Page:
Document Type

Theses, Ph.D


Available under a Creative Commons Attribution Non-Commercial Share Alike 4.0 International Licence



Publication Details

Successfully submitted for the award of Doctor of Philosophy (Ph.D) to the Technological University Dublin 2008.


This project was a collaborative project between the Marine Institute (MI) in Galway and Radiation and Environmental Science Centre (RESC) in the Technological University Dublin (DIT). In Ireland, at present, sediment quality assessments are generally reliant on chemical analysis alone with limited bioassay techniques available to further characterise the sediment. Some causative agents of toxicity to biological organisms are below analytical detection limits. Integration of bioassay data with chemical analysis is essential in order to complete a full ecotoxicological assessment of the quality of the marine environment. This project describes the chemical analysis of marine sediment for persistent pollutants from selected locations around the coast of Ireland. A novel analytical technique is developed for extraction and quantification of organotins (OTCs) from sediment and for subsequent exposure onto fish cell lines. Fish cell cultures are additionally exposed to a range of reference OTC chemicals. The method for organotin extraction is additionally utilised in a Toxicity Identification Evaluation study whereby a crude solvent extract is assayed on two biological organisms namely the Microtox (employing the marine bacterium Vibrio fischeri) and the marine copepod Tisbe battagliai and chemically analysed. A further fractionation of the extract is then performed and further testing conducted on the organisms, therefore potentially pinpointing the source of toxicity. An in-situ study using caged Nucell lapillus and Crassostrea gigas to monitor TBT induced bioeffects in Irish harbours was also developed which was correlated with stable isotope ratios, condition indices and measurement of OTCs in the various biota tissues and sediment samples. This short term exposure methods showed a rapid development of imposex in gastropod species and shell abnormalities in oysters at a TBT polluted location.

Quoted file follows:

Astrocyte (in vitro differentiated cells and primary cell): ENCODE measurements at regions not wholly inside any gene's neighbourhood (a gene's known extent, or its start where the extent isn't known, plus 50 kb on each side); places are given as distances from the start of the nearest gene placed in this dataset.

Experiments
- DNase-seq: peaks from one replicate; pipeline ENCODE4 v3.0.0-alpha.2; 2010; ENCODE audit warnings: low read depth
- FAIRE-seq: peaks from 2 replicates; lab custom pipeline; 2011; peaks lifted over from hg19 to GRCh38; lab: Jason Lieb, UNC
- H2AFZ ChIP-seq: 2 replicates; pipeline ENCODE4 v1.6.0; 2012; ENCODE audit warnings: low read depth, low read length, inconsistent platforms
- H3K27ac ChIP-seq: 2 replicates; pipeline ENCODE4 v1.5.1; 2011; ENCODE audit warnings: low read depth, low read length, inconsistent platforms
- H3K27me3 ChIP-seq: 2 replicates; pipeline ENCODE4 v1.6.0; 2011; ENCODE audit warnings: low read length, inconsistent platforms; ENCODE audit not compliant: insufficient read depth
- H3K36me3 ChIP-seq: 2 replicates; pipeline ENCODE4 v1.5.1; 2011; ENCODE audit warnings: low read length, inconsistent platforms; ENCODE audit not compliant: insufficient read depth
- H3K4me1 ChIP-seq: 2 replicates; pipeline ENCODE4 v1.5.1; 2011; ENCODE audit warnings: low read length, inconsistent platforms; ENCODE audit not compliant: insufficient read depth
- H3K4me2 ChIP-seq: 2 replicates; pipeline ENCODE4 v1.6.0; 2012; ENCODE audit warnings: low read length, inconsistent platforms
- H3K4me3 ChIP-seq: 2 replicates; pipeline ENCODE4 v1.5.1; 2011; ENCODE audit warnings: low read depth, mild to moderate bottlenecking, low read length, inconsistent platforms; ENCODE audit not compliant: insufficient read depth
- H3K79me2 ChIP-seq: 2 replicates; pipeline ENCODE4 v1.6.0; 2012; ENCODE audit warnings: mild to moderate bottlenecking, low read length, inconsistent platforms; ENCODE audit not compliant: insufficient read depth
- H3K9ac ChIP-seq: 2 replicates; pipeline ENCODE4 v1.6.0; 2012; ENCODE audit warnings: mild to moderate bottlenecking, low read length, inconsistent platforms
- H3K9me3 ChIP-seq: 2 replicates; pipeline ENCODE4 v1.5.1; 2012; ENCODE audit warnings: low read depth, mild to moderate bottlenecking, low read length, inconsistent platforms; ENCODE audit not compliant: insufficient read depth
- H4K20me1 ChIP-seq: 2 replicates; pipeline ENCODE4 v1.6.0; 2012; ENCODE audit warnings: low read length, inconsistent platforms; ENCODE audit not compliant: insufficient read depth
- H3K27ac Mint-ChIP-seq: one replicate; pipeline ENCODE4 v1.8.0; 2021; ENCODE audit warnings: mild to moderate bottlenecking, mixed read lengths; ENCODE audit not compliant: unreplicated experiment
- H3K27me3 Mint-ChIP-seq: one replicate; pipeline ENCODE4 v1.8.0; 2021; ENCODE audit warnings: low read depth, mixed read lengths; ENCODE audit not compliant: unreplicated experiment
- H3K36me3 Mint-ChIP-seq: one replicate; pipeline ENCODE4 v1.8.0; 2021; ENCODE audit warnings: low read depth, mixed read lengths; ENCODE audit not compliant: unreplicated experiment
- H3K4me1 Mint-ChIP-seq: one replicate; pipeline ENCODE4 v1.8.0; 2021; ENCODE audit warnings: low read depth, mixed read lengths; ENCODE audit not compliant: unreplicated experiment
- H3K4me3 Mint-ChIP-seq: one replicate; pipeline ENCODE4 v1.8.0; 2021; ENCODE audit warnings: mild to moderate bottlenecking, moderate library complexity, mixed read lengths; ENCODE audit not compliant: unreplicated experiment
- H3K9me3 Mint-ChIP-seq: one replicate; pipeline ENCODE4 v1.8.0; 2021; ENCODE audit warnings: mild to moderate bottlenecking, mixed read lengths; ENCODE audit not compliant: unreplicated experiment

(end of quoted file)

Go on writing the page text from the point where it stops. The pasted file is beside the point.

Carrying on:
Included in

Chemistry Commons